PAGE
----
In addition to envenomation, stings embed spine-laden tubules which are composed of ancient mini-collagens, glycoproteins and polysaccharides . We postulate that these substances may separately trigger antigenic, allergenic or innate immune responses. This concept is supported by disparate lines of evidence. Whilst the nematocyst-derived venom of the edible jellyfish Nemopilema (Stomolophus) nomurai causes cardiovascular depression in experimental animals  and may cause death in humans , the collagen extracted from the exumbrella of this jellyfish enhanced IgM, IgG, interferon and tumour necrosis factor production by human lymphocytes [13, 14]. This source of collagen also enhanced inflammatory cytokine secretion, antibody secretion and population changes in immune cells . Interestingly, these inflammatory effects were no more marked than those stimulated by bovine collagen leading the investigators to conclude that jellyfish collagen, being free of risk of bovine spongiform encephalopathy, could be used safely as a polymer scaffold . That remains to be determined. Together, these observations suggest that the collagenous structural elements of tubules may indeed be immunogenic, but the similarities and differences between these collagens and those from different parts of a particular jellyfish and those of different species are unknown.
Likewise, jellyfish structural carbohydrates such as chitin may play a role in triggering immune responses to jellyfish stings. Recent work investigating the pathogenesis of airway inflammation and asthma has revealed the importance of this pathway in triggering such reactions, with human genotypes associated with impaired processing of chitin by chitinase-like proteins, having higher rates of such diseases . Studies of immune responses to nematode chitins in mice have also demonstrated a pivotal role for these ubiquitous molecules in the tissue accumulation of IL-4 expressing innate immune cells, unrelated to Toll-like receptor tissue recognition . As chitin is present in cnidarian tubule spines (AY unpublished data), it seems plausible that these molecules together with the genetic heterogeneity of dermal chitinases, will contribute to the outcome of any given cnidarian sting. One would anticipate that, analogous to airway inflammation and parasite responses, those with impaired chitin clearance, such as due to certain polymorphisms in chitinase-related genes , may display more severe outcomes after jellyfish stings.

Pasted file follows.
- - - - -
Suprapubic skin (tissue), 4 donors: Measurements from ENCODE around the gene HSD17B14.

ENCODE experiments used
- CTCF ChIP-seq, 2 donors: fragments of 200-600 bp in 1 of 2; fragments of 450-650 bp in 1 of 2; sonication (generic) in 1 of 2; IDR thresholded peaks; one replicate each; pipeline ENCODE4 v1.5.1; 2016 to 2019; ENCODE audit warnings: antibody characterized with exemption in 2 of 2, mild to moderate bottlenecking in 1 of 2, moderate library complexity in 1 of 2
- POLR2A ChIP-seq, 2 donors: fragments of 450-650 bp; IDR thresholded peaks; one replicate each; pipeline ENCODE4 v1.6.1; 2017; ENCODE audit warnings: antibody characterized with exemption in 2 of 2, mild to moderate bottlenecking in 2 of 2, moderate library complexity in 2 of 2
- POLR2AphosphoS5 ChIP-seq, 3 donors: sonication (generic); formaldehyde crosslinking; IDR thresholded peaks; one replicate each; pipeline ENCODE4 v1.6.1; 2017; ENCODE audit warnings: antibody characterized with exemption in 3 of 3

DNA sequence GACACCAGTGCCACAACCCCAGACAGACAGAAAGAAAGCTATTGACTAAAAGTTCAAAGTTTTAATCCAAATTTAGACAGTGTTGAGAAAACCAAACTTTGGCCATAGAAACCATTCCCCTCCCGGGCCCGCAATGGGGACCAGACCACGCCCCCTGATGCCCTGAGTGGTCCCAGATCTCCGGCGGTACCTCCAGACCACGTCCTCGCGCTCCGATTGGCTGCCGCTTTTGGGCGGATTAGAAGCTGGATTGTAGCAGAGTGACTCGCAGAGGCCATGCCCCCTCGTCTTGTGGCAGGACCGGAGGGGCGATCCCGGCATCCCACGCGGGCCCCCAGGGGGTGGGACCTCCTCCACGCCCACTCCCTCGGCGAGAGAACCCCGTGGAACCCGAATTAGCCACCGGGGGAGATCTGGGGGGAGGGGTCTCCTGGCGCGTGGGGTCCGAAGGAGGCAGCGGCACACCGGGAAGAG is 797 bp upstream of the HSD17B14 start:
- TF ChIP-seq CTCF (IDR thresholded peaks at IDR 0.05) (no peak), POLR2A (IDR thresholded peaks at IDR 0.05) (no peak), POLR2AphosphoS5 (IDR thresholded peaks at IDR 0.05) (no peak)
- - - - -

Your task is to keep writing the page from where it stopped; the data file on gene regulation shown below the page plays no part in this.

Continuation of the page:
CUTANEOUS TOXIC AND IMMUNE RESPONSES TO STINGING
The deposition of the complex mixture of nematocyst constituents, venom, carried by jellyfish tubules probably sets off a complicated system of cellular and cytokine interactions analogous to that described on entry of pathogens or allergens into human skin . Although little is known about the effects of purified venom components in the skin, it is speculated that the immune response to them is like that to any potential allergen or antigen with keratinocytes, tissue macrophages, dendritic cells (DC) and mast cells being the key cellular mediators (see ). Although keratinocytes are the front line protective defence against physical incursion into the skin, they also have another role which is to release thymic stromal lymphopoietin which activates T-cells to produce cytokines, known to be prominent in allergic dermatitis. Dendritic cells, a heterogeneous population of lympho-myeloid origin critical to the initiation of immune responses, capture and present antigens to T-cells or migrate to regional lymph nodes evoking immune or delayed hypersensitivity allergic reactions. Combinations of pathogen pattern recognition receptors such as mannose-binding lectins and DC-expressed Toll-like receptor heterodimers contribute to innate immune response pathways and may also contribute to the immune responses to jellyfish venoms and associated structural molecules. Given the prominent necrosis induced by the sting of multiple cnidarians species, particularly those of chirodropids, the recently identified DC-activating necrosis receptors, such as CLEC9A (also known as Dendritic cell NK lectin Group Receptor-1 (DNGR-1) , may also be contribute to the response to tissue injury.